You have trained, you have tapered, you have a race plan, your lost luggage arrives in time, you eat enough food to sink the Titanic, get to the start line, and everything is on track until …..
Sometimes, there are things that you just cannot control. Someone told me recently that it is less about you conquering the terrain and more a case of it allowing you through. My 100 Miles of Istria experience proved just how true that is.
The 100 Miles of Istria is part of a multi-distance event which includes two other ultra-marathon distance races, a marathon and a 5k in the town of Umag where the race HQ and finish area is based. This was a well organised and well supported event with plentiful marshals providing a fantastic level of support from start to finish, and well provisioned aid stations. It attracts a decent international field as well as home grown and local runners, and it is starting to attract top flight ultra-runners.
The races are challenging and technical with a considerable amount ascent: well over 23k feet in the 100 mile race that I was entered for. The ascents are spread throughout the distance and it is front loaded with the toughest climbs in the first half. For me, this was another big step up pushing my distance a bit beyond the 100 miles I achieved at Glenmore 24 and in much more challenging terrain. I expected to be slow and I planned for steady continuous progress knowing that there would be considerable amounts of walking on the ascents and not to get frustrated by that. With no support crew and only 1 bag drop I had to be Spartan and well organised with the contents of my race vest and be prepared to eat plenty of whatever was on offer at the regular checkpoints. It would be important to maintain energy levels as best I good by ensuring that I take small quantitiesof food and fluid regularly (without someone have to remind or force me to) so for the first time I set an alert on my Garmin to remind me to eat.
The race started in the small and very pretty hilltop town of Labin on the east coast. From there the route dropped down through the town and a woodland path to sea-level round an inlet and then the serious climbing started. It was hot with the temperature around 20 degrees as we started. I was baking in a t-shirt and skirt and found it curious to see people in tights and long-sleeved tops anticipating the night chill. For me, a low of 12 degrees was not going to necessitate much in the way of extra layers. Spot the difference between Northern and Southern European runners. One thing I had not expected was to have to dodge about to avoid being stabbed by poles whilst negotiating the tight descent down to the coast. I am not altogether sure why people thought it was a good idea to run along holding their extended poles horizontally.
Stunning views over the Adriatic, wild orchids and the scent of wild sweet bay, thyme, sage and verbena provided plenty of distraction up that first big climb mainly on stony track.
Then there was an easy lope down back to sea level before a tortuous and overgrown climb up to the first checkpoint: the ‘fort’ perched up on the sheer hillside that I had admired so much on my way down.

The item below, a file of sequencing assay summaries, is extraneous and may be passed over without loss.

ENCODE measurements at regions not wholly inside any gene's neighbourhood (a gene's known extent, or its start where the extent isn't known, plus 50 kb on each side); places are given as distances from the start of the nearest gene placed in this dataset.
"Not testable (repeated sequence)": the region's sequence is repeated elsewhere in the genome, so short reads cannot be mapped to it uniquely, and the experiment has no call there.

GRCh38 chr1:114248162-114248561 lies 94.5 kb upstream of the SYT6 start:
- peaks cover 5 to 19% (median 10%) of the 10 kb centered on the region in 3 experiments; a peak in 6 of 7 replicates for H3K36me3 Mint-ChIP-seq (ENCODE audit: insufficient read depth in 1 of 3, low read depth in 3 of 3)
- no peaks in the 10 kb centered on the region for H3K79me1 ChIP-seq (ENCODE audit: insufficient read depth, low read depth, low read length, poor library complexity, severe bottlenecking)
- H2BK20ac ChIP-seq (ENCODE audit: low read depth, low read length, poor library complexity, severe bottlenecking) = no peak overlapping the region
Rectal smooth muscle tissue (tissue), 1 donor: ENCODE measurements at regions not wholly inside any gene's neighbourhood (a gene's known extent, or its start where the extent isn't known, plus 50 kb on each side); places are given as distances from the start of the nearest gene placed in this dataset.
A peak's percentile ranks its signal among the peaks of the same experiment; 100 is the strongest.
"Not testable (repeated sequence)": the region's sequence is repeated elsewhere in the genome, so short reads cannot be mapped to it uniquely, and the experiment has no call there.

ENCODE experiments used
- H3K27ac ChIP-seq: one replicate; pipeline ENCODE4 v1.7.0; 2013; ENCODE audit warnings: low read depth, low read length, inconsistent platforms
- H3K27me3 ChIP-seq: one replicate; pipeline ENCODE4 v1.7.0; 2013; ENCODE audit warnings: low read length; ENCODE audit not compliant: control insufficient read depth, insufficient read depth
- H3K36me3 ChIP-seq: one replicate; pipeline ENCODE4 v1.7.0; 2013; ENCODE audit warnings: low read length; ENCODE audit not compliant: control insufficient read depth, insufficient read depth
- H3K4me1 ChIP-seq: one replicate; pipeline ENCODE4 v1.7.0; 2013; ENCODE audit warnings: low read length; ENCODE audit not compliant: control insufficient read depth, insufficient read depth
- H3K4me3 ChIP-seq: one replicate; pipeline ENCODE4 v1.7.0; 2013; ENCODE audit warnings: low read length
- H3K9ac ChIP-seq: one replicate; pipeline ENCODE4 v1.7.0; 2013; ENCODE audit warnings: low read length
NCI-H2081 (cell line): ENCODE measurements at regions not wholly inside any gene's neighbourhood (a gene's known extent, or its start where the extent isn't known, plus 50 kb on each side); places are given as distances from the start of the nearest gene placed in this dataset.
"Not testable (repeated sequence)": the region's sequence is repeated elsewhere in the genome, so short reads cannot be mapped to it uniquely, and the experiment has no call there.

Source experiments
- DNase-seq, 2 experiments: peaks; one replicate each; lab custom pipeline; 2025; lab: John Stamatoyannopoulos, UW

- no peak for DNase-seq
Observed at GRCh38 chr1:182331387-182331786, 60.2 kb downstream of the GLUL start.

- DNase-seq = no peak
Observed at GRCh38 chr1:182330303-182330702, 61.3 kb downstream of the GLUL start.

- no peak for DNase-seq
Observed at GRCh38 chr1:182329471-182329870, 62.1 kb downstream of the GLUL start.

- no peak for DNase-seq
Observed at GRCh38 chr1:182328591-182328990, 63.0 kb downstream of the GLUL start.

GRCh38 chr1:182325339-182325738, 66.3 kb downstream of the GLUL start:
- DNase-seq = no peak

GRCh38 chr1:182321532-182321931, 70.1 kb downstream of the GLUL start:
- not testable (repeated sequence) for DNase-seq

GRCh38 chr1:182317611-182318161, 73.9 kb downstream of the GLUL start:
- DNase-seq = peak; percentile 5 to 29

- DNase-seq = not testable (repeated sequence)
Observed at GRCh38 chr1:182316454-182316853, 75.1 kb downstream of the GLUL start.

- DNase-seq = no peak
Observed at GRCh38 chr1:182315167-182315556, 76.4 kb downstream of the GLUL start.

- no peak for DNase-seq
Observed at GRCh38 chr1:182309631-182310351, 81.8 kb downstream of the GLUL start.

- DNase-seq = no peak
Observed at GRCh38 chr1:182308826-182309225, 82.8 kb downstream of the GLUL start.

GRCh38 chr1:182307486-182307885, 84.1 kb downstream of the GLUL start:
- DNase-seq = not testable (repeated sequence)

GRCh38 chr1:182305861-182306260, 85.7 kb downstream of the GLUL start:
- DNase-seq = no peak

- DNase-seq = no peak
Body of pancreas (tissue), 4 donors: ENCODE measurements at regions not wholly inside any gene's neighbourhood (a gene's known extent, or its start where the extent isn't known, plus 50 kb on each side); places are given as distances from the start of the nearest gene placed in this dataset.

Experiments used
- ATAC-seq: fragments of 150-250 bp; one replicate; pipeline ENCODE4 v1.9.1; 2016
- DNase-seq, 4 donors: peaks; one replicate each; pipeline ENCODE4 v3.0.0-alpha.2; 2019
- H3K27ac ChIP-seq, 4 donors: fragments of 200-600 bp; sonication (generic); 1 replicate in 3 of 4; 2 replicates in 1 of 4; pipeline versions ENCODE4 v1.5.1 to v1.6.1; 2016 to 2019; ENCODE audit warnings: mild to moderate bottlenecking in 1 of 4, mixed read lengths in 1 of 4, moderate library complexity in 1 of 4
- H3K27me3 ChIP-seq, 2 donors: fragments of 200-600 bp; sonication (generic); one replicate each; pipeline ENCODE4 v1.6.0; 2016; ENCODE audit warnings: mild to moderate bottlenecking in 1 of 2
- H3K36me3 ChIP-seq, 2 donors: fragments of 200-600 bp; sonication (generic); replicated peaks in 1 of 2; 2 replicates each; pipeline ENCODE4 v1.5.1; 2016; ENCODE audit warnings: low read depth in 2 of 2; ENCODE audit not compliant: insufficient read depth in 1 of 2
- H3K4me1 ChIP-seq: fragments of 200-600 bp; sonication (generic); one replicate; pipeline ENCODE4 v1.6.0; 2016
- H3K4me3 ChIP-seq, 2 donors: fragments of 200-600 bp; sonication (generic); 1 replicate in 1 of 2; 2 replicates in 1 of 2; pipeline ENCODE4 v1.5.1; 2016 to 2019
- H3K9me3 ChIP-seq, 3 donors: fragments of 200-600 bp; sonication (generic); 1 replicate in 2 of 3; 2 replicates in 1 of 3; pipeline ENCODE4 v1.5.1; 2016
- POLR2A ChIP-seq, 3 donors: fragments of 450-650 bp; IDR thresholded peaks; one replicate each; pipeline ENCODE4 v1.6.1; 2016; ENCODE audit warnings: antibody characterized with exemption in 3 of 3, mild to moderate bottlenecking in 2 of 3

Water bottles filled, some coke, a handful of crisps then I was back on my way with a yummy pastry slice filled with a type of cheesecake mixture to munch on the way. As the sun stated to set the route followed a track for up and down for a while and then turned off onto another steep, narrow and overgrown path just as the light was failing. The warm earthy smell and the darkening sky kept my attention as I kept a slow steady continuous pace going hanging on for as long as I could before getting my head torch out, and a thin long sleeved layer to put under my t-shirt just after emerging from the vegetation. The next section to the 2nd checkpoint was rocky and often with no clear path.
In the main the route was well marked with reflective flags but there were moments where I had to pause and scan about for the next flag, being called back onto the route by other runners and vice-versa. Although I thought my progress was slow I reached the second checkpoint on schedule. Energy levels were good, hydration and nutrition were good. I felt positive. The wedges of lemon were a bit of a surprise, but the tub of salt was very welcome as I had been experiencing some cramp.
The next section was the ‘big climb’ to the highest point of the route. A roller-coaster pattern was forming: up, down, up; but all the while ascending. It seemed particularly cruel to have a lengthy drop before facing the ‘final ascent’. I could see the head torches ahead of me zig-zagging upwards and then a near vertical line of them up the final peak. I paused, took a deep breath, then launched myself up the stony path through the trees, focussing on short distances and resisting the urge to keep looking up at that line of lights. I passed a guy sat at the side of the path and checked if he was OK; ‘I’m so tired, I just want to sleep’ was the reply. It was steady progress and with a couple of brief rest stops I was soon on the saddle below the final steepest climb.
I knew where I was headed, but could not pick out the marker flags then I spotted some off to the right. Odd, but maybe the route looped down and round rather than the direct line: wrong! After following the flags for a bit over half a mile, descending, I realised that I was now following the 110k race route (which joined the 100 mile) in reverse: damn! Later, I learned that I was not the only person to have made the mistake, and some went further than me before realising. I re-traced my steps back to the saddle, scanned about a bit and then finally spotted the correct marker line all the while berating my stupidity. I heaved my way up passing another runner who declared that she was OK, but did not like climbing. That begged the (unvoiced) question, so you thought this race a good idea then? I have to admit to a touch of schadenfreude as it brought a smile to my face.